Trump’s tough talk impacts automakers

By Kalea Hall


When President-elect Donald J. Trump talks tough to automakers, the automakers listen.

In a Michigan rally in December 2015, Trump took specific aim at Ford Motor Co.’s plan for more production outside of the U.S. and said: “Every car and every truck, and every part manufactured in this plant that comes across the border, we’re going to charge you a 35 percent tax. OK? And that tax is going to be paid simultaneously with the transaction, and that’s it.’”

On Tuesday, Ford surprised analysts by announcing that instead of investing $1.6 billion to build a new plant in San Luis Potosi, Mexico, it will invest $700 million to expand its Flat Rock Assembly Plant in Michigan for electric-vehicle production, along with the Mustang and Lincoln Continental.

The expansion will create 700 direct new jobs.

Also Tuesday, Trump took to Twitter to call out GM on Mexico production, specifically of the Lordstown-built Chevrolet Cruze: “General Motors is sending Mexican made model of Chevy Cruze to U.S. car dealers-tax free across border. Make in U.S.A. or pay big border tax!”

After Trump’s tweet, GM quickly responded with a statement on its production.

“All Chevrolet Cruze sedans sold in the U.S. are built in GM’s assembly plant in Lordstown, Ohio,” the statement said. “GM builds the Chevrolet Cruze hatchback for global markets in Mexico, with a small number sold in the U.S.”

Lordstown United Auto Workers’ leaders seemed supportive of Trump’s tough talk with regard to Mexico-built cars.

“We stand for fair trade and not free trade, and obviously the trade agreements in place currently have not been favorable to American workers,” UAW Local 1112 President Glenn Johnson said. “If Mr. Trump is going to revisit those agreements ... then more power to him.”

Robert Morales, UAW Local 1714 president, who represents 1,400 fabrication plant workers, said the supplement from Mexico was only three days of production done at the General Motors Lordstown Assembly Complex, so about 3,000 Cruzes.

“We weren’t happy to hear that Mexico was getting our product,” said Morales. “At that point, it was decided that it was necessary because of market share.”

Sedan Cruzes built at the GM plant in Ramos Arizpe, Mexico, are built for the Mexico, Canada and Central America markets. The Mexico-built Cruze sedans did supplement the U.S. market for a short period last year.

However, demand for the compact car has fallen, leading GM to cut the supply and its third shift at the Lordstown plant, affecting 1,245 jobs.

But Trump’s tweet along with the Ford decision seemed to spark an idea from UAW 1112’s Johnson. Before the shift cut, GM Lordstown didn’t have enough time in its schedule to build both the Cruze sedan and hatchback, but Johnson, who represents 3,000 assembly plant workers at GM Lordstown, says now there is time.

The plant would have to be retooled to build both the Cruze sedan and hatchback.

“If GM is willing to bring it here, then GM workers at Lordstown would gladly make it,” Johnson said.

This might be a good time for GM to consider Johnson’s idea. On the campaign trail, Trump repeatedly mentioned his plans for trade deals and made clear he was against Mexico-made products coming to the U.S. market.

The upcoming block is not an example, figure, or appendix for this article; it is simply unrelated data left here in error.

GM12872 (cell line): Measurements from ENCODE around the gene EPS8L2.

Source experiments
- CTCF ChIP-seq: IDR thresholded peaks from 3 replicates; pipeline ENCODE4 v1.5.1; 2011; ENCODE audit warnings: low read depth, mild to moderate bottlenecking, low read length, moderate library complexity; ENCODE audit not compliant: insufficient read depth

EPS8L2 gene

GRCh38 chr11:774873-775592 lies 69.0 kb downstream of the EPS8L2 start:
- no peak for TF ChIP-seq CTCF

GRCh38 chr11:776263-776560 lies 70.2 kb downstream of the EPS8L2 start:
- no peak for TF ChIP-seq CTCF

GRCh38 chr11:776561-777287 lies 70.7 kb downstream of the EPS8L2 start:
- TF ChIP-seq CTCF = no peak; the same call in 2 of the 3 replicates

Other than a plan to impose a tariff on imported vehicles from Mexico, Trump also said he would renegotiate the North American Free Trade Agreement, or NAFTA, which eliminated most tariffs on trade among Mexico, Canada and the U.S.

Are Trump’s proposals enough to shake up automakers production plans?

“I don’t think there’s any doubt that [Trump] had an impact because when you are canceling a billion-dollar deal, that’s a pretty significant impact, and I can’t imagine that would happen otherwise,” said Jack Nerad, executive market analyst and executive editorial director for Kelley Blue Book.

Ford said it will relocate production of the next-generation Focus to an existing plant in Hermosillo, Mexico, to maintain “profitability and ensure the financial as well as commercial success of this vehicle.”

The Focus is currently built at Ford’s plant in Wayne, Mich. The move of the Focus production to Mexico will bring two new products to the Wayne plant.

During a news conference Tuesday, Ford CEO Mark Fields said the decision to cancel the plant in Mexico was based in part because Trump’s policies and the change in consumer demand for small cars.

“We are ... encouraged by the pro-growth policies that President-elect Trump and the new Congress have indicated that they will pursue,” Fields said. “We believe that these tax and regulatory reforms are critically important to boost U.S. competitiveness and of course drive a resurgence in American manufacturing and high-tech innovation.”

Later Tuesday, Trump was quick to take credit, tweeting a link to the story “Ford to scrap Mexico plant, invest in Michigan; CEO cites Trump policies” from

Analysts say imposing the high tariff of 35 percent on auto imports from Mexico would cause a massive disruption to the industry.

“In all of the research or reports it seems that that’s more of a number that worked well during the campaign, but in reality to implement that is much more difficult,” said Eric Lyman, vice president for industry insights at TrueCar.

In any case, analysts seem to agree that Trump is having an effect. The debate is still out as to what the effect is.

“I think a lot of this is negotiation tactics and job owning more so than policymaking,” Nerad said.